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 Post subject: Cf constant
PostPosted: Mon Mar 10, 2008 7:46 am 
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Hi,

For voltages above 1 kV, IEEE-1584-2002 proposes Cf = 1.5. I just read in the Electrical Safety and Arc Flash Handbook that engineers are changing this constant in the equation to Cf = 2.2 to better match laboratories results.

Have any one changed this value with confidence?

Thanks!


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PostPosted: Mon Mar 10, 2008 8:26 am 
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Joined: Thu Jul 19, 2007 7:54 am
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Location: St. Louis, MO
John,
I read Cf=1.5 for voltages below 1kV.
I haven't heard of changing this value. Changing it up, especially to 2.2, would increase the energy levels significantly (by an additional 33%!). I would be interested in any justification for this as well.

I try to avoid being overly conservative in my calculations, without some documented justification, because it reduces buy-in from the electricians, as well as management, to effectively implement an arc flash program.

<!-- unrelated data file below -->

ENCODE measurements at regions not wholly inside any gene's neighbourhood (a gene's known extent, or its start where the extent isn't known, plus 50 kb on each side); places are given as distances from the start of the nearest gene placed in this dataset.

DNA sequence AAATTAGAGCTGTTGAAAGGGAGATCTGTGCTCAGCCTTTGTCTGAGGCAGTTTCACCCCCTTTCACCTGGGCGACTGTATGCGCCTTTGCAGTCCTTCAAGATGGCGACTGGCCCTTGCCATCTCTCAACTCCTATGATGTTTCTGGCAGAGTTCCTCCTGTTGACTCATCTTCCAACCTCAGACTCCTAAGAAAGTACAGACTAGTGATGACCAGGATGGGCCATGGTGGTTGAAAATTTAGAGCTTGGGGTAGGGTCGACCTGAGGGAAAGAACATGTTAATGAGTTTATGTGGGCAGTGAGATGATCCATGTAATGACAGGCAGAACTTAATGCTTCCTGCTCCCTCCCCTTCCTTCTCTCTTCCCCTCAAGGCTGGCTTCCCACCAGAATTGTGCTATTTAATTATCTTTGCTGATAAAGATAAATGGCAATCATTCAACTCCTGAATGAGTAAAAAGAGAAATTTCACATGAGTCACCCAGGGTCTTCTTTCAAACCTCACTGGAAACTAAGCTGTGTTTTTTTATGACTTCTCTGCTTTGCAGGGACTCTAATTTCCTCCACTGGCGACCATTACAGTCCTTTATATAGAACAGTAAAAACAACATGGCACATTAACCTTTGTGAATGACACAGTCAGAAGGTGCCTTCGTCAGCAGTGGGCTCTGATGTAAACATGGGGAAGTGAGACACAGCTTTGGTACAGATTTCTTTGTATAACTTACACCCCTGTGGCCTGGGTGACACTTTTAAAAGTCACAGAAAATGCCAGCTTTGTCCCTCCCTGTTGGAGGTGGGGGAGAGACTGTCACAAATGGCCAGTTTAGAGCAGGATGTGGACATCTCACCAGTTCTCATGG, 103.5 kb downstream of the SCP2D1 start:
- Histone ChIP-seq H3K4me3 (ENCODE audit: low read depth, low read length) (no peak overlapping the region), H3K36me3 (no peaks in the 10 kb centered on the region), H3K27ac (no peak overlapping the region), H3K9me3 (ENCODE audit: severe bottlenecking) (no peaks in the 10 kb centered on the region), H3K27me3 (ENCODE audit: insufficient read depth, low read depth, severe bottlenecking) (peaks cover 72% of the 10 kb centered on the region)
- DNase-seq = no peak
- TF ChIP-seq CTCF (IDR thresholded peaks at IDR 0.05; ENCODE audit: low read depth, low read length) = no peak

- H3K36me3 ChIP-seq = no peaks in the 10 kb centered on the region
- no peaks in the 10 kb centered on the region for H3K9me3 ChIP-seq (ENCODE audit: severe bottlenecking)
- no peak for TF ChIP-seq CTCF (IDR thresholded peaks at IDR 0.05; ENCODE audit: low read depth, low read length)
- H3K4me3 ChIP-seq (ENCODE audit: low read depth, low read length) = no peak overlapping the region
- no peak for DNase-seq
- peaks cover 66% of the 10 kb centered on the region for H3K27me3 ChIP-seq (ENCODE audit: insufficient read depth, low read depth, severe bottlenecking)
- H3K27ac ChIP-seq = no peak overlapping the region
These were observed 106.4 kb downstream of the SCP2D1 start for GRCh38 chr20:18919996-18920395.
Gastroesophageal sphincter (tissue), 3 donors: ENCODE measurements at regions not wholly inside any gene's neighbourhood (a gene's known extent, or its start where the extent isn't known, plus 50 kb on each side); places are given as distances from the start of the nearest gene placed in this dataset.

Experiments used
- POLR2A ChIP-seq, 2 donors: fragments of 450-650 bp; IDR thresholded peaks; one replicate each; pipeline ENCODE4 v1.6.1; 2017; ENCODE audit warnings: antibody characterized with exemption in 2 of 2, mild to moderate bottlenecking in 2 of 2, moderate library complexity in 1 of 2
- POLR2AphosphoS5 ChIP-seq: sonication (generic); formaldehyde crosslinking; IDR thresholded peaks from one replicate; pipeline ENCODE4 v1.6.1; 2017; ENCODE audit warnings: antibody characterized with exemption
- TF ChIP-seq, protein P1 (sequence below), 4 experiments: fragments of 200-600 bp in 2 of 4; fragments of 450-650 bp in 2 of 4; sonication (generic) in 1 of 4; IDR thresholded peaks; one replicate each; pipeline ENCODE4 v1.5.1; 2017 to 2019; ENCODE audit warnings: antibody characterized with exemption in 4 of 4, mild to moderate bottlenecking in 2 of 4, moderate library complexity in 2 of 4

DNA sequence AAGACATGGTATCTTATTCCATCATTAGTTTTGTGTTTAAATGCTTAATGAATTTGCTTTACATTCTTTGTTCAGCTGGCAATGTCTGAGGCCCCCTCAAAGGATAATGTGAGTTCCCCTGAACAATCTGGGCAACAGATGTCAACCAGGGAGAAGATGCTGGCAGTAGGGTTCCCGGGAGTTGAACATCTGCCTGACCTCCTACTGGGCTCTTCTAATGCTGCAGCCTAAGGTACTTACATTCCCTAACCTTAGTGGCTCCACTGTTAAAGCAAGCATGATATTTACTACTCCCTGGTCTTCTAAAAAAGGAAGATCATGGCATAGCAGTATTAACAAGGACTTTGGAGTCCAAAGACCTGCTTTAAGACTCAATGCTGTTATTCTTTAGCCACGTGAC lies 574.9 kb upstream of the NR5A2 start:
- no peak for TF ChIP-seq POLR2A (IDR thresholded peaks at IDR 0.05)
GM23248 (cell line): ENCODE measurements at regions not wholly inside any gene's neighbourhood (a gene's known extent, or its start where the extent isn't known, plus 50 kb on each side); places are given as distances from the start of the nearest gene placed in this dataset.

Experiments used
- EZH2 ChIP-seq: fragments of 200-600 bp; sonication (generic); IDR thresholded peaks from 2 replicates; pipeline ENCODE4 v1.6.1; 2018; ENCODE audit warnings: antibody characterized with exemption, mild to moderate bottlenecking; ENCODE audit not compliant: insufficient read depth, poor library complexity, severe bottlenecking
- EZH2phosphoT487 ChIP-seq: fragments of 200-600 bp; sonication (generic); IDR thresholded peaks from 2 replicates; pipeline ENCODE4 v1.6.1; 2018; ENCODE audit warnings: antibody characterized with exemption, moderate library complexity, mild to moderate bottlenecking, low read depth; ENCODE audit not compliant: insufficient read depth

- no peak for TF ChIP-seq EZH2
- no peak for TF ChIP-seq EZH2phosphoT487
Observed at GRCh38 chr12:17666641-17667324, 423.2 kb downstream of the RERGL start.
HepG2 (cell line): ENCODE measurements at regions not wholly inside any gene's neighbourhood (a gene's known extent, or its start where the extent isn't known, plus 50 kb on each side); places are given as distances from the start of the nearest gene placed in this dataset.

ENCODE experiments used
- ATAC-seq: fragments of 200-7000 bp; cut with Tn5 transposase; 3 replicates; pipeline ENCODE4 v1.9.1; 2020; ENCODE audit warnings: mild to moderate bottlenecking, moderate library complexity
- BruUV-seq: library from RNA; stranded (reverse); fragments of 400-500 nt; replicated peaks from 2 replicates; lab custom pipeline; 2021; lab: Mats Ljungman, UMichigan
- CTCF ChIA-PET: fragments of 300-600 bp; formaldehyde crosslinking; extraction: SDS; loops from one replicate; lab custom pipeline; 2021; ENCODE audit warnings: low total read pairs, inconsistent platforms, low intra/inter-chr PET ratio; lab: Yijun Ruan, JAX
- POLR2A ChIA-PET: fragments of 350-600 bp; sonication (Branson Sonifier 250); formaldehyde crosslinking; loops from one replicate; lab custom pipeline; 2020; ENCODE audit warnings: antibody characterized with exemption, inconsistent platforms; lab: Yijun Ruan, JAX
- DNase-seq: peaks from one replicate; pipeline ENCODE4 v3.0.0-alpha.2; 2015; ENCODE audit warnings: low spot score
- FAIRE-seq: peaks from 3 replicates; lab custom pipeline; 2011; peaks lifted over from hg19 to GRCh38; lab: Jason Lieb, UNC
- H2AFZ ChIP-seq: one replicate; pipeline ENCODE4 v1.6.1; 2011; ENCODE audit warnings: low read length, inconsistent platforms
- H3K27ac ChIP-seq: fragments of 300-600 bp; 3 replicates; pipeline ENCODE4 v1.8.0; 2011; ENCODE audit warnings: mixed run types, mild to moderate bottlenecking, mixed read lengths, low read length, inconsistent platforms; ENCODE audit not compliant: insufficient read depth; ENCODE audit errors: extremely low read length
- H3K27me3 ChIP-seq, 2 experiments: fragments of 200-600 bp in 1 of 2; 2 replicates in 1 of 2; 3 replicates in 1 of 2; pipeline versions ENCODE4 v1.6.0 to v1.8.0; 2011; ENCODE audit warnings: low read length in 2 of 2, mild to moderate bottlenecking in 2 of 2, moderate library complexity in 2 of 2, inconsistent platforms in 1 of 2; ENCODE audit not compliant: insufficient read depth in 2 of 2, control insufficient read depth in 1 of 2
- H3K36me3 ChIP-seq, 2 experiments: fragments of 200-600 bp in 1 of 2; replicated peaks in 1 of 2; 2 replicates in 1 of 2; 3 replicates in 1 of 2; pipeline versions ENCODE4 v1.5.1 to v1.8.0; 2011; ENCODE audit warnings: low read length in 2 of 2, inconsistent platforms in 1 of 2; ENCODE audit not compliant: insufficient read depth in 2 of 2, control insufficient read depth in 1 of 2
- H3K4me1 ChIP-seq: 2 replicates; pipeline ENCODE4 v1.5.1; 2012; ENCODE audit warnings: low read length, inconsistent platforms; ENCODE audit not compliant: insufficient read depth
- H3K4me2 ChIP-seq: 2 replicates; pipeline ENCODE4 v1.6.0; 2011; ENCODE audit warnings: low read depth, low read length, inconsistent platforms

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PostPosted: Mon Mar 10, 2008 11:07 am 
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Hi WDeanN,

you are correct, my mistake. Cf = 1.0 k for above 1 kV and Cf = 1.5 for below 1kV. Yes, increasing the Cf = 2.2 would increase the incident energy. It seems that IEEE-1584 std isn't enough conservative for voltages over 4.16 kV. Lee's method seems too conservative and IEEE-1584 not enough.

I'm currently testing the Heat Flux calculations which seem to give better result for open air equipment at distribution voltage level.

Thanks for you opinion.

Electric John


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PostPosted: Thu Oct 16, 2008 2:15 pm 
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Based on the IEEE test data, I think going beyond 1.5 would be quite an overkill. The Cf is based on establishing a "confidence factor" when comparing calculated PPE categories vs. PPE categories from test results.

A comparison was made of the required PPE category based on tests, and then the PPE category was also calculated based on the (then) proposed IEEE incident energy equations. At lower voltages, the equations often gave PPE values that were lower than the test results gave. Multiplying by 1.5 adjusted the answers so that the equations gave a PPE class that was equal, and in a few cases, greater than the test data 95% of the time. They then called this a 95% confidence factor. If you increase the Cf higher than 1.5 you would likely end up with an even greater PPE level, beyond what a test might indicate.

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